No escaping insulin dysregulation for older horses, studies reveal

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New research reveals that older horses need an appropriate diet and management plan to help minimise the risks associated with insulin dysregulation such as laminitis.
New research reveals that older horses need an appropriate diet and management plan to help minimise the risks associated with insulin dysregulation such as laminitis. © Claire Dyett / Spillers

Increased insulin responses have been found in healthy older horses in two recent studies exploring the link between insulin, diet and aging.

This suggests that older horses, whether or not they have been diagnosed with insulin dysregulation, need an appropriate diet and management plan to help minimise the risks associated with insulin dysregulation such as laminitis.

Insulin is a hormone produced by the pancreas. The release of insulin signals cells, especially in the muscle and liver, to take up glucose from the blood. A high level of insulin in the blood (hyperinsulinemia) may or may not be accompanied by insulin resistance (failure of cells to respond appropriately to insulin).

Insulin responses tend to increase with age in healthy horses.
Insulin responses tend to increase with age in healthy horses.

This is why the new term “insulin dysregulation” is now used. It refers collectively to excessive insulin responses to sugars, and/or fasting hyperinsulinaemia and/or insulin resistance.

Two studies conducted by the Waltham Equine Studies Group, which provides the science underpinning the Spillers feed brand, in collaboration with Michigan State University, aimed to find out more about the relationship between insulin dysregulation, dietary adaptation, and aging to help guide more appropriate feeding regimens for senior horses.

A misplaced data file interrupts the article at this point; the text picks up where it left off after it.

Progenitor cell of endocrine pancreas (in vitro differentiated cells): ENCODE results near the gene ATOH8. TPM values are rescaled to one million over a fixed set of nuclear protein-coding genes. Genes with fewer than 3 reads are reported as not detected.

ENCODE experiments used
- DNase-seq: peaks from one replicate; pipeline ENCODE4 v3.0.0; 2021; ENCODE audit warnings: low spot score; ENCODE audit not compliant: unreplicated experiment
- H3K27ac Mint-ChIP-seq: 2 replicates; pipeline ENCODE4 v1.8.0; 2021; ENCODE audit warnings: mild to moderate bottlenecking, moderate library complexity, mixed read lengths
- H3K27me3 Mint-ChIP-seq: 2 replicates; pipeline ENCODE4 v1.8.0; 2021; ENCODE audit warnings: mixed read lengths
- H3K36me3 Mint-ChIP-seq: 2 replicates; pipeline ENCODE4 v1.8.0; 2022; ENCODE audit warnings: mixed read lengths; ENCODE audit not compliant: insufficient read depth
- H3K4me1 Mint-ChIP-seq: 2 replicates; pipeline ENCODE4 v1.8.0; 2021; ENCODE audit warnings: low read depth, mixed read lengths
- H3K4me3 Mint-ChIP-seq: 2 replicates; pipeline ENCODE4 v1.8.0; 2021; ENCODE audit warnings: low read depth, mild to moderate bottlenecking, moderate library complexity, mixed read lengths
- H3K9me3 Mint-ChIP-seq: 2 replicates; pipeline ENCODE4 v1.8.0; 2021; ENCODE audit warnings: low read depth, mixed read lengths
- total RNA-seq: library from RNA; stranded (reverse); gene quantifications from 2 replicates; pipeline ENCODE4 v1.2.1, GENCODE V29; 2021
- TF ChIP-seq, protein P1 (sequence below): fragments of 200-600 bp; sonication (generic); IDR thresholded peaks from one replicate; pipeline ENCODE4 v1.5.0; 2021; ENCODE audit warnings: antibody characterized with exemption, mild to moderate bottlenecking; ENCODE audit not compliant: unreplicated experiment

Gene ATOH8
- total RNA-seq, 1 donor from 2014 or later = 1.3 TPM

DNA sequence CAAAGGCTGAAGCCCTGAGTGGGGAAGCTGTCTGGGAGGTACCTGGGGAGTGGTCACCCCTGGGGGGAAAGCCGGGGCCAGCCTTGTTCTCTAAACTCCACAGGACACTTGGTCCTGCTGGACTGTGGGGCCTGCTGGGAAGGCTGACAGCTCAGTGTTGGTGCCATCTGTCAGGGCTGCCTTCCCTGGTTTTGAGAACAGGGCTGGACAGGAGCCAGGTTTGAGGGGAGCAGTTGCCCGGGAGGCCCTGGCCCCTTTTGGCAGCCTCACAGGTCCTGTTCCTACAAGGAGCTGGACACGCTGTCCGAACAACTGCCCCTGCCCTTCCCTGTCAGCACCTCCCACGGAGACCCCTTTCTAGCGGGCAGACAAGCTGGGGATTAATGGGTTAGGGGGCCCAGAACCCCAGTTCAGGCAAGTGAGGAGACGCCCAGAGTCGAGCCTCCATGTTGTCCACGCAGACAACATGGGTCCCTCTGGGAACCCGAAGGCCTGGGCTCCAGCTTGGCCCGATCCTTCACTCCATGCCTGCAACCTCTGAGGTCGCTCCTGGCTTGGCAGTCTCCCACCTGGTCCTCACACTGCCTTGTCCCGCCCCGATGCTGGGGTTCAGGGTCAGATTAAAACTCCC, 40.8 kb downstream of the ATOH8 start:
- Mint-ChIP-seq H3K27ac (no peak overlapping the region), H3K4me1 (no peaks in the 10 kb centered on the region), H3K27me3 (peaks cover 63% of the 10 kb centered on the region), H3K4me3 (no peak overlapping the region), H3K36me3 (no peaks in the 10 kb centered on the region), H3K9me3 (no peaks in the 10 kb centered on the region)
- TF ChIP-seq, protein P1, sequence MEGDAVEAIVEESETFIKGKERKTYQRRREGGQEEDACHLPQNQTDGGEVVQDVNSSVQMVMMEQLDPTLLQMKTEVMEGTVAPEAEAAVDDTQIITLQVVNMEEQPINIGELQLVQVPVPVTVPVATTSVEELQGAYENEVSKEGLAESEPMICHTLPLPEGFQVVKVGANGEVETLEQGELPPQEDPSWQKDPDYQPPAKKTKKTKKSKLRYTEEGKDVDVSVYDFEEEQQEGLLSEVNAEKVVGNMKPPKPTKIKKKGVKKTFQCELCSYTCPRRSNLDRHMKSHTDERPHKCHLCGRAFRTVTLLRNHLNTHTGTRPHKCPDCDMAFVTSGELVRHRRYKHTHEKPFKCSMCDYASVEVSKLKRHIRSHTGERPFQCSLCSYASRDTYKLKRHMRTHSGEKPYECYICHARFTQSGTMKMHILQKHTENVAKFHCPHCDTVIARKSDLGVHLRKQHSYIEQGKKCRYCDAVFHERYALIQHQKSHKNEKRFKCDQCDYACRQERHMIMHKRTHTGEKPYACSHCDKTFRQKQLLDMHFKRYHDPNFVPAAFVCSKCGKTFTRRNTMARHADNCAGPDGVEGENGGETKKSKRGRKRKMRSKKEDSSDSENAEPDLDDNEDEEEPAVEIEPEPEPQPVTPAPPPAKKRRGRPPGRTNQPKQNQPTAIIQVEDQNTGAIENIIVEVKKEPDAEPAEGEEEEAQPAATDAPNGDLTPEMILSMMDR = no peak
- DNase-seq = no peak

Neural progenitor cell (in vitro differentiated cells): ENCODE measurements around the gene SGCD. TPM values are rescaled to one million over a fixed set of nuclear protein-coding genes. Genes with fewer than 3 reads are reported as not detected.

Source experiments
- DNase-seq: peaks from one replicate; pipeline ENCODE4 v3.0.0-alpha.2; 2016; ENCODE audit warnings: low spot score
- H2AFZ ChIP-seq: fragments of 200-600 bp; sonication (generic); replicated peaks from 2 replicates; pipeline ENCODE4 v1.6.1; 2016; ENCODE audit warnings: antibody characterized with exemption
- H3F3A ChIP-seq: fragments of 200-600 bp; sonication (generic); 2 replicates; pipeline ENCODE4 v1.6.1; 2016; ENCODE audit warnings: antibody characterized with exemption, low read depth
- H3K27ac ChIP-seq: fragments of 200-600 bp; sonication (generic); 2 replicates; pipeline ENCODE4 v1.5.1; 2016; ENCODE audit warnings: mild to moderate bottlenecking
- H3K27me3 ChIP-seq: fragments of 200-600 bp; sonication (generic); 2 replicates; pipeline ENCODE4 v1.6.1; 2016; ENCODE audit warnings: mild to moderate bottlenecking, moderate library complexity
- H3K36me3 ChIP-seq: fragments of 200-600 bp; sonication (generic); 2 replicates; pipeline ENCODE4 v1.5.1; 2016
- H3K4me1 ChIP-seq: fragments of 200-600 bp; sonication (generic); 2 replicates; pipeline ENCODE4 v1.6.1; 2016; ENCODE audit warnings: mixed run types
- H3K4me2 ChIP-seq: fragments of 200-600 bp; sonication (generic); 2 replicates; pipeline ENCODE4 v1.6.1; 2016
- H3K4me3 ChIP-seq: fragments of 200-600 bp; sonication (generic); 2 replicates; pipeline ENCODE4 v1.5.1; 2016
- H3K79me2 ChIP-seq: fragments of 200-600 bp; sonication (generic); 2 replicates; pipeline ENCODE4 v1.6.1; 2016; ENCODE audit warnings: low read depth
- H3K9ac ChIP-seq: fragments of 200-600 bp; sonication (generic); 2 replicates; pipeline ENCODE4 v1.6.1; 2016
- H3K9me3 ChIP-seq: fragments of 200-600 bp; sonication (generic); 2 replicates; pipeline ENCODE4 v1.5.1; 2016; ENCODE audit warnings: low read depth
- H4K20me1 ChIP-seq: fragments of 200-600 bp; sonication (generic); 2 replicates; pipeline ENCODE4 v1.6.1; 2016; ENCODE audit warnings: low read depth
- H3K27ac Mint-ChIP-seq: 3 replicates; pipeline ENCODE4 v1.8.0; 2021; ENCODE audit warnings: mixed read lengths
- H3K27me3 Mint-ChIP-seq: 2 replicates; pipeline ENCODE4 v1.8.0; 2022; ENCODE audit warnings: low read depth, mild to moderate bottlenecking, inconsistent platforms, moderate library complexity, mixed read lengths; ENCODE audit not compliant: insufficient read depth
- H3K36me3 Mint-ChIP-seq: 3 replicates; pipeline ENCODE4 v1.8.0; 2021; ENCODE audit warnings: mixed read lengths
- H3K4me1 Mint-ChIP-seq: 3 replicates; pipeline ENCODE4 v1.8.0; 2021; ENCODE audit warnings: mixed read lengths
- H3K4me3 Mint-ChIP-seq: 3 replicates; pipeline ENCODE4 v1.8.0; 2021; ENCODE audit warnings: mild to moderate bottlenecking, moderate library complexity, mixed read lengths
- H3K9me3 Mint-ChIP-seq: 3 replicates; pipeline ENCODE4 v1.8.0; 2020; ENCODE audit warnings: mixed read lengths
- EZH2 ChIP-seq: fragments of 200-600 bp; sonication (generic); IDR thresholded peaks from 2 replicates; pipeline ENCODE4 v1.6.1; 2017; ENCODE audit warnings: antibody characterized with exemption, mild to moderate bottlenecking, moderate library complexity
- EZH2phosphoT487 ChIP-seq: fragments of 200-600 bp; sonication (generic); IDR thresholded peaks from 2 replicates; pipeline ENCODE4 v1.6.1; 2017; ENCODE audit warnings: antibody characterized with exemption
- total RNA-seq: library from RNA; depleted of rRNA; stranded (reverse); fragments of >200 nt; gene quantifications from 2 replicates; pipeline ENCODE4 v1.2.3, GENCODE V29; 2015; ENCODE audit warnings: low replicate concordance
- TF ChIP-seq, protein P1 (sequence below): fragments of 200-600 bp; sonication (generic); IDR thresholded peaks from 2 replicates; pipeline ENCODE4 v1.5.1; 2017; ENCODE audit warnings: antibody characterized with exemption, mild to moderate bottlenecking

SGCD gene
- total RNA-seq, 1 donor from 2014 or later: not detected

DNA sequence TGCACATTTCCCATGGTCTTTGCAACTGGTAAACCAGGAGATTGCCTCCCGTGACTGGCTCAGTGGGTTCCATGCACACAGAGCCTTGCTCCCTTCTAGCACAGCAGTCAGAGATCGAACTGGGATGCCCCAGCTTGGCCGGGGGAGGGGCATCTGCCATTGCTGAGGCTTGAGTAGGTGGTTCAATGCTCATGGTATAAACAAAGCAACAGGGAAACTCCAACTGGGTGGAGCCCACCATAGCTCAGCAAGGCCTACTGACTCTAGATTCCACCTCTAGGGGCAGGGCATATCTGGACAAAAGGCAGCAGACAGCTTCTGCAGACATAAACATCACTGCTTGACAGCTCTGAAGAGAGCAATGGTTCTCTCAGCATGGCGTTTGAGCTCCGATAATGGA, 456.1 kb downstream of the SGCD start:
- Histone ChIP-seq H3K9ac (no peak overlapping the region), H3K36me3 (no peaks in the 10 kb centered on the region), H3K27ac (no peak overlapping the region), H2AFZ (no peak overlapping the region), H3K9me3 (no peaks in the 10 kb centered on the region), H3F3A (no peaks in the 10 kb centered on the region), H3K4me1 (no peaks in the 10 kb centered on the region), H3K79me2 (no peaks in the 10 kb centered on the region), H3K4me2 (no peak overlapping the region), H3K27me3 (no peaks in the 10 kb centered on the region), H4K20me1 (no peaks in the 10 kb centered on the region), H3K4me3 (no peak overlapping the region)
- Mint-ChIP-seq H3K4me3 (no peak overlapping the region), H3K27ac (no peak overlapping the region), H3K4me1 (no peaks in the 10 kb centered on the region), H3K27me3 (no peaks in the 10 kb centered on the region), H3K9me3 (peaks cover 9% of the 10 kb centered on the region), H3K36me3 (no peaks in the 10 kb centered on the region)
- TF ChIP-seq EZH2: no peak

Researchers learned that even healthy older horses have increased insulin responses, compared to younger horses, in response to a starch rich or starch and sugar rich meal.

Both studies investigated tissue insulin resistance and the insulin response in healthy adults compared to healthy senior horses adapted to diets with varying levels and sources of hydrolysable and structural carbohydrate (starch, sugar, and fibre).

Results from both studies showed insulin responses tend to increase with age in healthy horses, regardless of the diet they had been fed before evaluation. The insulin response, for example, was highest in the senior horses fed a starch-rich meal even when they had been adapted to such a diet.

Spillers research and development manager Clare Barfoot said the studies confirm that the energy sources used in the diet of senior horses and their effect on insulin dynamics need to be carefully considered.

“Practically, this means restricting the overall amount of starch and sugar in the diet especially for those horses that already have additional risk factors such as obesity, native breeding or PPID.”

These studies are two of several exciting Spillers research collaborations aimed at helping to benefit the lives of senior horses in the UK and around the world.

Rapson J.L. , Schott II H.C. , Nielsen B.D. , McCutcheon L.J. , Harris P.A. &  Geor R.J.   Effects of age and diet on glucose and insulin dynamics in the horse. Equine Veterinary Journal https://doi.org/10.1111/evj.12812

Jacob, S. I., Geor, R. J., Weber, P. S. D., Harris, P. A. and McCue, M. E. (2018), Effect of age and dietary carbohydrate profiles on glucose and insulin dynamics in horses. Equine Vet J. 50: 249 – 254. https://doi.org/10.1111/evj.12745

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